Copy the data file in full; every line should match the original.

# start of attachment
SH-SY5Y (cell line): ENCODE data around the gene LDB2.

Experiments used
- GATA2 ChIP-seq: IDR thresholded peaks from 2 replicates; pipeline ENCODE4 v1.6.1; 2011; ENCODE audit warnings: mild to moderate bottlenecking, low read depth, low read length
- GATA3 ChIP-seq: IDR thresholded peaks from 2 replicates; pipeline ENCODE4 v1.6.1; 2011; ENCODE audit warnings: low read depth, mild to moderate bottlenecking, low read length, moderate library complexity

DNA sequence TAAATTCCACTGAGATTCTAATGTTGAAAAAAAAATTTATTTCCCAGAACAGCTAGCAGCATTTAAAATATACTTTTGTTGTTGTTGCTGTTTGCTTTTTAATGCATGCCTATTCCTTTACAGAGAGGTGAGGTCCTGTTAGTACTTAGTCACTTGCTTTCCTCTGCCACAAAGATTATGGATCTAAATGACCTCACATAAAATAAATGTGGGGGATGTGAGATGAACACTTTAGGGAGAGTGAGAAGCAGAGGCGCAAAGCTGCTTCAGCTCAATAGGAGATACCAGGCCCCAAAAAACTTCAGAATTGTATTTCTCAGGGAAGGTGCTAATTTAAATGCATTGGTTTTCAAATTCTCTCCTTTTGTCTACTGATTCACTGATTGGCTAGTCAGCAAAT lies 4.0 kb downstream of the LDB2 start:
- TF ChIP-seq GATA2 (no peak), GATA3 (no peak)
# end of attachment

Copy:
SH-SY5Y (cell line): ENCODE data around the gene LDB2.

Experiments used
- GATA2 ChIP-seq: IDR thresholded peaks from 2 replicates; pipeline ENCODE4 v1.6.1; 2011; ENCODE audit warnings: mild to moderate bottlenecking, low read depth, low read length
- GATA3 ChIP-seq: IDR thresholded peaks from 2 replicates; pipeline ENCODE4 v1.6.1; 2011; ENCODE audit warnings: low read depth, mild to moderate bottlenecking, low read length, moderate library complexity

DNA sequence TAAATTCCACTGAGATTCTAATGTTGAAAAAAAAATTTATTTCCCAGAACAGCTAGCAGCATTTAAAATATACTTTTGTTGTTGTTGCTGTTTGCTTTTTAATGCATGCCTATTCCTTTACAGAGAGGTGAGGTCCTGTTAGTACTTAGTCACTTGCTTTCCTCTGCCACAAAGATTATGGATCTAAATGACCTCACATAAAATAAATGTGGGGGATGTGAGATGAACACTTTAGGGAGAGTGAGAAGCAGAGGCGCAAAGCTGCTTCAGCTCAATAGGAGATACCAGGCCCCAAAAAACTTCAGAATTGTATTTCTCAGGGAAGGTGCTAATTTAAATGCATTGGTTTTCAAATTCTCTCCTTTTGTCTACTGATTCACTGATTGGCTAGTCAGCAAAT lies 4.0 kb downstream of the LDB2 start:
- TF ChIP-seq GATA2 (no peak), GATA3 (no peak)